MANILA, Philippines — Does Vice President Leni Robredo believe that Filipinos need a strong leader with an iron fist? If that phrase means being a courageous leader, she said, then she’s already shown time and again that she can be that leader.
At the Jessica Soho Presidential Interviews aired over GMA News late Saturday evening, veteran journalist Jessica Soho asked the vice president for a reaction to the sentiment that a country like the Philippines needs an iron-fisted leader instead of a mother.
“It depends how you define an iron fist. If you define it as a show of courage, then in my stages as a vice president, I’ve already shown this. This has nothing to do with gender, it’s in how you make decisions in many aspects in life,” Robredo replied.
Over the coronavirus pandemic, political scientists have observed that populist leaders around the world like Duterte have been able to exploit the narrative that “during times of anxiety and disorder and crisis, there’s only one person who is able to bring back order, and that’s a strongman [or] populist leadership.”
When President Rodrigo Duterte won the presidency by a landslide in 2016, it was largely due to his tough-talking, no-nonsense, and street-smart image. He has often courted controversy for his brash and outlandish statements, with his spokespersons urging the public not to take them literally. Robredo has been much the opposite.
Asked about the phrase “Leni lugaw” (rice porridge) being attributed to her, Robredo said that the phrase was “more symbolic in the sense that that’s why it stuck to me.”
“In 2016, when I was running, I also didn’t have the resources. Our volunteers, these are the fundraising activities. And the volunteers now in 2022, that’s also what they associated with me. So that’s their way to show solidarity. That is their way of showing people that we are with you in this battle.”
Pro-administration figures and influencers have regularly hurled the phrase “Lugaw Queen” to belittle the vice president in reference to her campaign team’s effort to raise funds by selling rice porridge during the 2016 elections.
‘I’ve already shown courage’
Robredo — who has long been recognized as the de facto leader of the opposition — has long been critical of the Duterte administration’s projects and policies, from its war on drugs to its pandemic response.
The vice president pointed to her brief stint as co-chair of Inter-Agency Council on Anti-Illegal Drugs and referred to her acceptance of President Rodrigo Duterte’s decision to appoint her as “entering the lion’s den.”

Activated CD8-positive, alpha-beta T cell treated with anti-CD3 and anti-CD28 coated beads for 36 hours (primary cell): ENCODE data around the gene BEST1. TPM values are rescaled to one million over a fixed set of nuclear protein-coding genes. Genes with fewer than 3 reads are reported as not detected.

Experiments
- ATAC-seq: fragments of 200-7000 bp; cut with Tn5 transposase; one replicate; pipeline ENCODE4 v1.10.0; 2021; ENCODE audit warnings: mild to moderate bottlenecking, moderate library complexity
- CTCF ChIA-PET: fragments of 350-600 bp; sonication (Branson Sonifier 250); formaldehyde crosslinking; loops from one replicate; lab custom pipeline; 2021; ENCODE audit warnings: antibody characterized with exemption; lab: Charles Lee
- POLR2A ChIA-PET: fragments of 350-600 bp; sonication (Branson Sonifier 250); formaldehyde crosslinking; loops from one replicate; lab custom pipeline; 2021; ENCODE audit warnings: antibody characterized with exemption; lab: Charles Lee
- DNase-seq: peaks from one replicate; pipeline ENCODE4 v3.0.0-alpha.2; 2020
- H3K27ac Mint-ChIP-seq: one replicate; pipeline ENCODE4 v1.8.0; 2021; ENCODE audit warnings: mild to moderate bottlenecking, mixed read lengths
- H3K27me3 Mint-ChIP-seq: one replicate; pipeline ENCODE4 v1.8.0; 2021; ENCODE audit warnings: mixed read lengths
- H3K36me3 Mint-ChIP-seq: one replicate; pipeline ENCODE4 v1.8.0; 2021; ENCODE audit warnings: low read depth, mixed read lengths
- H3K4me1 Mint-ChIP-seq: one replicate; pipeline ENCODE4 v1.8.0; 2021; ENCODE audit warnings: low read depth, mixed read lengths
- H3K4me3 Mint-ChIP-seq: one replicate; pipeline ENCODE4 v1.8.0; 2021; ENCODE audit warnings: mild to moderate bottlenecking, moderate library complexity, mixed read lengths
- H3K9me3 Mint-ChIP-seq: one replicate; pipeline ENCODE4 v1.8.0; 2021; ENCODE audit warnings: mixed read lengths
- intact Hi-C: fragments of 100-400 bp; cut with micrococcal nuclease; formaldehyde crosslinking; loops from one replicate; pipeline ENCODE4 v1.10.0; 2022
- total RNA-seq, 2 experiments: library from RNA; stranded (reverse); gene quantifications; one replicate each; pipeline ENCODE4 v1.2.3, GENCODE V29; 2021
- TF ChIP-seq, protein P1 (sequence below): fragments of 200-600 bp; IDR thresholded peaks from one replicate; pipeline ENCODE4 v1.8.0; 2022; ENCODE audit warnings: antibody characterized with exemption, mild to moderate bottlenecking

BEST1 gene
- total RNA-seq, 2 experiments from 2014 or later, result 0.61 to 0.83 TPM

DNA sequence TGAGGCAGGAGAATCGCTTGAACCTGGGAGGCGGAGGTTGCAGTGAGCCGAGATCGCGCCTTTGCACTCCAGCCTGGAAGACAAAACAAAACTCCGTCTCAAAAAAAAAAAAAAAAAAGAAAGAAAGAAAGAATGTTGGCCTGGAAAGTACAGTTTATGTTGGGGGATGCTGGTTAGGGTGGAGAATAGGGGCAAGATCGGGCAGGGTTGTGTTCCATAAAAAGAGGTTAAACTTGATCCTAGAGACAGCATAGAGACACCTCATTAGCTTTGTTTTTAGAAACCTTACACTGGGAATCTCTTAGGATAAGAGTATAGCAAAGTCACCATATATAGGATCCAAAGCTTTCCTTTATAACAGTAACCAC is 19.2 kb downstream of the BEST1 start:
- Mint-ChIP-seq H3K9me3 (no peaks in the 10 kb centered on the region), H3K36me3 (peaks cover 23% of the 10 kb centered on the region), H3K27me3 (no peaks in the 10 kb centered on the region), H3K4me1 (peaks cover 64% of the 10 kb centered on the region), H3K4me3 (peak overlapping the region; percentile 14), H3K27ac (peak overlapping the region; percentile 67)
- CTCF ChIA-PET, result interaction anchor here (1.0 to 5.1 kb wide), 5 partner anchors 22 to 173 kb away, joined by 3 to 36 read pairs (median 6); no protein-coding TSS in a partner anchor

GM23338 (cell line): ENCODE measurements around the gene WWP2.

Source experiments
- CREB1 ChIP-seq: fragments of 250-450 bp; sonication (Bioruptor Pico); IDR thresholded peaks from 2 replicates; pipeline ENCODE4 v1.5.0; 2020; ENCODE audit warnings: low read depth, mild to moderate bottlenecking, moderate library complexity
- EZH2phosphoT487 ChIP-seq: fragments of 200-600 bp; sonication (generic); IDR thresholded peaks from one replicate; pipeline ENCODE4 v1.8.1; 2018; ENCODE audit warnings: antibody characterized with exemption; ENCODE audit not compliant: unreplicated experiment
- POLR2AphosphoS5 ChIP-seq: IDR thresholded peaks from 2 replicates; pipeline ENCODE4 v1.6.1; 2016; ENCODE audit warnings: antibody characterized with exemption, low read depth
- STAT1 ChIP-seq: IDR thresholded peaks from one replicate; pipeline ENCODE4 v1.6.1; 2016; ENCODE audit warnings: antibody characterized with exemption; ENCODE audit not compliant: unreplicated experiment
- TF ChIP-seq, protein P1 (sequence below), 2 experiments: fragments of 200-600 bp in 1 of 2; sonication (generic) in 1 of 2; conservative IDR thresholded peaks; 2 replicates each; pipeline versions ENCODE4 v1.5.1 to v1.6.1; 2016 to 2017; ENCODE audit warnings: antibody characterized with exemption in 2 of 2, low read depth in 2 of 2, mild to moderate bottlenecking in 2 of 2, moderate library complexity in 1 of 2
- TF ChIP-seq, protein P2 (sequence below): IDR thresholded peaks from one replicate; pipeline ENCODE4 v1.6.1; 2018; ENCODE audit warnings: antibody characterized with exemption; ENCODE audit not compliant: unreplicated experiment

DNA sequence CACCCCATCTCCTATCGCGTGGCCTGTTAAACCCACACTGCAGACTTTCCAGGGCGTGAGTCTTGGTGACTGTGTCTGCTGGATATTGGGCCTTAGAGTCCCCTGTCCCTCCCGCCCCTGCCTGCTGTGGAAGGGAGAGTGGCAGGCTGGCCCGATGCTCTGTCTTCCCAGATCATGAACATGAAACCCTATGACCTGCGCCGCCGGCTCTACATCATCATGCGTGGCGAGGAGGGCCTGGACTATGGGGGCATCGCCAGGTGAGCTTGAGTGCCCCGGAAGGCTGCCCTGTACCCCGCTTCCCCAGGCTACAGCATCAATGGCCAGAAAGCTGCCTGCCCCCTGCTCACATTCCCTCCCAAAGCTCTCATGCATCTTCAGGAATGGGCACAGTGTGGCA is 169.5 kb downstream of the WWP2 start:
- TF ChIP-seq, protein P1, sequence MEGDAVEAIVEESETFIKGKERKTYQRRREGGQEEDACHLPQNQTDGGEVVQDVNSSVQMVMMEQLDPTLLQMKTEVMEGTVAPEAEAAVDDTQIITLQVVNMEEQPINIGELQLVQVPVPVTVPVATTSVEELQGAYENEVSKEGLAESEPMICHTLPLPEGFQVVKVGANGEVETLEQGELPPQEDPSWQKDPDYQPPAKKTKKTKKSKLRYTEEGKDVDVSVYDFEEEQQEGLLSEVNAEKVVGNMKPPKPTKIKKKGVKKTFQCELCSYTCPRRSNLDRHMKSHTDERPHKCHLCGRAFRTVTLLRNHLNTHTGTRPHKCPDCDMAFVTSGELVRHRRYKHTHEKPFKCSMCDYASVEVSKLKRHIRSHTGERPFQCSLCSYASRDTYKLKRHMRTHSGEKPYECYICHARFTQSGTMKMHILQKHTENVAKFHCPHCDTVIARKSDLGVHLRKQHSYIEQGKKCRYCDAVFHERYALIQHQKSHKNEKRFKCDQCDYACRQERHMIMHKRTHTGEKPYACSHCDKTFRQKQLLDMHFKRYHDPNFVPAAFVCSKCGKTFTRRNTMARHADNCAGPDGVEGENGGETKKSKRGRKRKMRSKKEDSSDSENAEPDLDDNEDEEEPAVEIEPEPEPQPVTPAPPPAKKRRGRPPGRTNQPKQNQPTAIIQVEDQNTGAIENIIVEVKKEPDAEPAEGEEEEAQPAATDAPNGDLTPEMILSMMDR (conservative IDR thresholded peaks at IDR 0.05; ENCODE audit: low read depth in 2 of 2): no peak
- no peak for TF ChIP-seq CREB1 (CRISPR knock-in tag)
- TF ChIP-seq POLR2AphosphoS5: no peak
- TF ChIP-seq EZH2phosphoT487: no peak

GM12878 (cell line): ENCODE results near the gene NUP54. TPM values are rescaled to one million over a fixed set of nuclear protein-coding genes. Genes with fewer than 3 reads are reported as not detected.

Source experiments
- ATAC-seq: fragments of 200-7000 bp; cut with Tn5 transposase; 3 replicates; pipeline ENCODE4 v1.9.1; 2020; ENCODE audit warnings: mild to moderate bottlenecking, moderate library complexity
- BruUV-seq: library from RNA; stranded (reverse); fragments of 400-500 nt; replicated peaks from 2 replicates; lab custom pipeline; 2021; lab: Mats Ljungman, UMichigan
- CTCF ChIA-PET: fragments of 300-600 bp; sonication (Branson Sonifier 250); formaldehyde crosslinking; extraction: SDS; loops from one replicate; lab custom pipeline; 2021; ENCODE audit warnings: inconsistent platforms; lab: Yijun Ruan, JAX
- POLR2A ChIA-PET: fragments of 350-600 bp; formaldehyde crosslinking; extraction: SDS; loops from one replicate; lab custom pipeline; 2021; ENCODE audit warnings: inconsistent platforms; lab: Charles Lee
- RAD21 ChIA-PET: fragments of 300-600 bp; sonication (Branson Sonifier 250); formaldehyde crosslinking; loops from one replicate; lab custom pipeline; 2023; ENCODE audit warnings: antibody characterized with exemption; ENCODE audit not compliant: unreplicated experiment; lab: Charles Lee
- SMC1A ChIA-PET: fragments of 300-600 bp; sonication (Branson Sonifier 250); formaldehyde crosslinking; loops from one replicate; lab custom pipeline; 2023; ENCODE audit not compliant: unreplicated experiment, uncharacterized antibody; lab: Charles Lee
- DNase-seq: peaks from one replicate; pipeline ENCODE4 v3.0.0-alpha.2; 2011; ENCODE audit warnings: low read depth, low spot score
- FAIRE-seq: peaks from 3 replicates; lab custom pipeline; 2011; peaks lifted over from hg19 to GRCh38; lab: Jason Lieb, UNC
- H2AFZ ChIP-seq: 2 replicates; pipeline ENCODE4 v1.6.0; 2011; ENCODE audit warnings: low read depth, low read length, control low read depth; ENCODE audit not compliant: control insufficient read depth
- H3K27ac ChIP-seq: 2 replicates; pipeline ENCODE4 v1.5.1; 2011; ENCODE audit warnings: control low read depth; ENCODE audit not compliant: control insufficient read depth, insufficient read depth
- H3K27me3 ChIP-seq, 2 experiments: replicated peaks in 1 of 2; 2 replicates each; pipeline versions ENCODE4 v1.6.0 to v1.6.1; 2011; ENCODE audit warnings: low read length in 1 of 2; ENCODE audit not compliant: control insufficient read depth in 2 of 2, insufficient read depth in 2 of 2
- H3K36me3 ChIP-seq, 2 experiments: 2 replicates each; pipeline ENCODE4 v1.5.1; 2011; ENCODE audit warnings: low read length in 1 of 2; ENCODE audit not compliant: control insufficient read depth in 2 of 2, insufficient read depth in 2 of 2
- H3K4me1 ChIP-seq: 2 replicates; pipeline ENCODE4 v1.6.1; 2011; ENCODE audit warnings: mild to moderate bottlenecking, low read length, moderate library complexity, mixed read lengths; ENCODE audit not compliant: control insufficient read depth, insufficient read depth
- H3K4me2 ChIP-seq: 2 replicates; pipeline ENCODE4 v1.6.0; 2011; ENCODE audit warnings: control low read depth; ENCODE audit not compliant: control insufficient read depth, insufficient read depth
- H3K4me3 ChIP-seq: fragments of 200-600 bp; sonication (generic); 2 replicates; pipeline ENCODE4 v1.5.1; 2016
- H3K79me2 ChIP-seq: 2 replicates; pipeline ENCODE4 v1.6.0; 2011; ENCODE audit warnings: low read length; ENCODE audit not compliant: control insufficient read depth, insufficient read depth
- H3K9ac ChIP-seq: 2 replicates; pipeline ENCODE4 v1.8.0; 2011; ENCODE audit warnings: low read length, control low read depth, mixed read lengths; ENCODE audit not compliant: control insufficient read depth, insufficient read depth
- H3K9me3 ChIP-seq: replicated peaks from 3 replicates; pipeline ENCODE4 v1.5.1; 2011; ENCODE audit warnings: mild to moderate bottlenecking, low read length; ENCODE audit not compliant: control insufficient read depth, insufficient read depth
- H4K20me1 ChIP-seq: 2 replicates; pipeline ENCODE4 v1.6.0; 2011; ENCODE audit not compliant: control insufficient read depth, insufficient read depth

To recall, Robredo’s term only lasted a month: Duterte appointed her as a dare in response to her criticisms over his drug war, and then later pulled her out because he did not trust her as an opposition member.
She said she has also gone through hostilities from both administration-allied government officials — many of whom are men — and peddlers of fake news.
Robredo on Saturday evening highlighted the need for mechanisms to give voices for disagreement within the government.
Her shortened ICAD tenure wasn’t the first time. For most of her term, Robredo’s functions have been limited due to tensions between her and President Rodrigo Duterte.
“I think that was our missed opportunity after 2016…those who were sitting in power should have extended their hand to make sure that those who were not their party mates had unity,” Robredo lamented.
“Political might and machinery can’t say anything against the desire of the people to fight for the country,” she also said, adding that her campaign’s strength is in the “passion, commitment and dedication of many volunteers.”
In a separate portion of the interview, though, Robredo also said that she was not in favor of same-sex marriage and divorce in the Philippines.
Asked if the International Criminal Court should prosecute President Rodrigo Duterte, Robredo did not give an answer and claimed she was not in any position to say if Duterte must be prosecuted. She was careful to point out that the international court was still in its preliminary investigation stage.
However, judges of the ICC have already since approved a full investigation into potential crimes against humanity committed during the drug war. At this stage, summons and arrest warrants can already be issued should the prosecutor so decide.
Robredo went as far as saying that she would vote for Pacquiao if she was not in the race. Pacquiao was one of the first ones she approached for a possible alliance, a move that other opposition groups questioned given Pacquiao’s close relationship with the administration earlier.
“I know him personally, and I know that he is a very sincere person,” she said in Filipino.
Asked about whether or not her campaign received donations from foreign entities, Robredo distanced from her supporters’ crowdfunding efforts. “There are disclosures for citizenship [and] supporters are well-informed [of our rules] when sourcing funds… None of that amount was received by us,” she said.
“I will make sure government processes and transactions are transparent… people should be participating in governance to make sure officials are law-abiding.”
— Franco Luna with a report from Xave Gregorio
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